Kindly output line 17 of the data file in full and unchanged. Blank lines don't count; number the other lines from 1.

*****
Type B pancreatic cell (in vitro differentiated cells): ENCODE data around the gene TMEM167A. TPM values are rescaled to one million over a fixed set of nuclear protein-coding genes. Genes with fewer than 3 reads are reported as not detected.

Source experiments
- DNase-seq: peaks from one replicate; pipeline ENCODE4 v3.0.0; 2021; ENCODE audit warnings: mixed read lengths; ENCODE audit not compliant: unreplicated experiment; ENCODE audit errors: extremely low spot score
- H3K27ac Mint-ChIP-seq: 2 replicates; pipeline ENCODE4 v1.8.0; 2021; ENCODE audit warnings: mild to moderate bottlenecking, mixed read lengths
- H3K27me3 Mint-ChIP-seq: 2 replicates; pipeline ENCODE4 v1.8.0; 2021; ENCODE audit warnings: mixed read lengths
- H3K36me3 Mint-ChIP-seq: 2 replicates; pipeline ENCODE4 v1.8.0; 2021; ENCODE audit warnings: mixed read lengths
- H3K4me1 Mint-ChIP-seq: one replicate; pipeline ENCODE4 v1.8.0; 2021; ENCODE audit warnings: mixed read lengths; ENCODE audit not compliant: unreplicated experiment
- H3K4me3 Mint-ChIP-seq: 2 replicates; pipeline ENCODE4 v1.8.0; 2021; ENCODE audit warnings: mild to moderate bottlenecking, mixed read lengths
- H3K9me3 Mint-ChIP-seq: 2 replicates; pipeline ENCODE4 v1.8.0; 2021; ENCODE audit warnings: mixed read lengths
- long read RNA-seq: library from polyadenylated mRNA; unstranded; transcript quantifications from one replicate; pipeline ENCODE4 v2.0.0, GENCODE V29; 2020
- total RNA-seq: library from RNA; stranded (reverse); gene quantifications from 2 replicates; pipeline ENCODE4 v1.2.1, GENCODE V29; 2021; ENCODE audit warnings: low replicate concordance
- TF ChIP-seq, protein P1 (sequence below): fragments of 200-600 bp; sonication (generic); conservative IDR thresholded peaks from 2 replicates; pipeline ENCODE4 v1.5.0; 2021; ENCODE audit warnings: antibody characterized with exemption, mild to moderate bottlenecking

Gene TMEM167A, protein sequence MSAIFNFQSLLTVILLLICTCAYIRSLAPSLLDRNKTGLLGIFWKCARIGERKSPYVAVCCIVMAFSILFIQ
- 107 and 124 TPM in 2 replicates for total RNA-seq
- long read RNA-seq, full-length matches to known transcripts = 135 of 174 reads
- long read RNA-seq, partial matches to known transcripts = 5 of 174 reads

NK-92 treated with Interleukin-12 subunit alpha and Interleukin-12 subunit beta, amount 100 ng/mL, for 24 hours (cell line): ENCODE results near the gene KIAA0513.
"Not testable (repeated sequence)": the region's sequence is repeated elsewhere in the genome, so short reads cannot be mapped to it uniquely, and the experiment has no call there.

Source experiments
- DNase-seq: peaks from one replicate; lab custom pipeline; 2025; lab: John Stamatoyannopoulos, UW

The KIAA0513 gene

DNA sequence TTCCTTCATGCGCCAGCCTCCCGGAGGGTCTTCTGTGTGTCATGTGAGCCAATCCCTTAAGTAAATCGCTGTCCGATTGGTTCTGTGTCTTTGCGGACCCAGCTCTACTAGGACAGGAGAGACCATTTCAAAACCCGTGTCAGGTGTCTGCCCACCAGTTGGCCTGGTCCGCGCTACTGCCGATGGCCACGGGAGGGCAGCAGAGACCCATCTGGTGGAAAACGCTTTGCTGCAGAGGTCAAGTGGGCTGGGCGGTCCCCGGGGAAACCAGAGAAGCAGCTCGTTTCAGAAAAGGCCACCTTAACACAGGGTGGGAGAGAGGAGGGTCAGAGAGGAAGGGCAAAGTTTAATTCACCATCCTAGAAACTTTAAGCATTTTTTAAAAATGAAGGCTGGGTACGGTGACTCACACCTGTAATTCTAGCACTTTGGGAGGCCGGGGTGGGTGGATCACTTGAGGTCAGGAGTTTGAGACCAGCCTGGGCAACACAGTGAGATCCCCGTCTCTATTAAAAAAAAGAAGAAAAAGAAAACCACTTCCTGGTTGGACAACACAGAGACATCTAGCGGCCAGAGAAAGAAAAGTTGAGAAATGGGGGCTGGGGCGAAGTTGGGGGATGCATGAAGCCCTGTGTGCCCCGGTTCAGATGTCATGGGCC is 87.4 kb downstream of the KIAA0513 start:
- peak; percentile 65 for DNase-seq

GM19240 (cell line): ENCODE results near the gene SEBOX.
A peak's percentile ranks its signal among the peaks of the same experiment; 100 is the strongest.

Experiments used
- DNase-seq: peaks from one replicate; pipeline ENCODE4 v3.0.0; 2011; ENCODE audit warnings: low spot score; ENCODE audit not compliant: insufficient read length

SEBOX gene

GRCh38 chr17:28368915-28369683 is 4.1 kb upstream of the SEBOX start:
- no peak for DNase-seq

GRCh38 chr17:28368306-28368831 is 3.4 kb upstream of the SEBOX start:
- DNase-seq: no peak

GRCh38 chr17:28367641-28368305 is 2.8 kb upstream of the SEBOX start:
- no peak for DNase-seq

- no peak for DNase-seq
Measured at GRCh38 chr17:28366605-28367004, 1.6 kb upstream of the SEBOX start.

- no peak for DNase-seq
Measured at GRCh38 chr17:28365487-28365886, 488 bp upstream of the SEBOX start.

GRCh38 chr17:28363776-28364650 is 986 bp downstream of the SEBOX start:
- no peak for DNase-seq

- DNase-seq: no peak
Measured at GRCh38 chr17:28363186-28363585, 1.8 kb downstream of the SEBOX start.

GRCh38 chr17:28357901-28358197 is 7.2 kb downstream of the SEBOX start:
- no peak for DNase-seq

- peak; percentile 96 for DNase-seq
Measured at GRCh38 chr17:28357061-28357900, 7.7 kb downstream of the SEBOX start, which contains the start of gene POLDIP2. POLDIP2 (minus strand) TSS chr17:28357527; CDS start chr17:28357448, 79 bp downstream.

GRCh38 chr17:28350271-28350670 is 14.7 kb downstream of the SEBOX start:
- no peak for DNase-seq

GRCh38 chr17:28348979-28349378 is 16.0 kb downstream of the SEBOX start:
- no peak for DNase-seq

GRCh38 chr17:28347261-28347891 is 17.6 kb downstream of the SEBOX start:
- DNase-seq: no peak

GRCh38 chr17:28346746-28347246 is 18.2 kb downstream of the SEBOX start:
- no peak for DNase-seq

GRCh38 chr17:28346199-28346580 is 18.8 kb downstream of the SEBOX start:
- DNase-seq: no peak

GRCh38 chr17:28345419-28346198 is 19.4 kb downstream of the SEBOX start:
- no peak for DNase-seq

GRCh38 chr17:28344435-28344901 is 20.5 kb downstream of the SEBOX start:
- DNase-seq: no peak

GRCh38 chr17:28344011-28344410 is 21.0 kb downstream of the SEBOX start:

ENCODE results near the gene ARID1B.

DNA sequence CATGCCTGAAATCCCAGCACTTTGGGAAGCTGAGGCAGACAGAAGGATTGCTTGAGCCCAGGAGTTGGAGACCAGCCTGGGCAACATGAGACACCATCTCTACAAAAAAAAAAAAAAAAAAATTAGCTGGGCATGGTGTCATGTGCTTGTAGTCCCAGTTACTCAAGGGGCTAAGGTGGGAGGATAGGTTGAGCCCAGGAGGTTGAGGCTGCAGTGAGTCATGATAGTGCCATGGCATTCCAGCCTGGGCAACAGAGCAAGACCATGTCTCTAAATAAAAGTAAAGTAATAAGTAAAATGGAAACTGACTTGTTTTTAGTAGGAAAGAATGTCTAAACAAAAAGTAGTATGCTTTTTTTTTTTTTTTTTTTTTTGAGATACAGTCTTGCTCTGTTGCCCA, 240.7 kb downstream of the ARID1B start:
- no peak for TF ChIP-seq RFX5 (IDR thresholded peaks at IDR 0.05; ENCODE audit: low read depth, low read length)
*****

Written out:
NK-92 treated with Interleukin-12 subunit alpha and Interleukin-12 subunit beta, amount 100 ng/mL, for 24 hours (cell line): ENCODE results near the gene KIAA0513.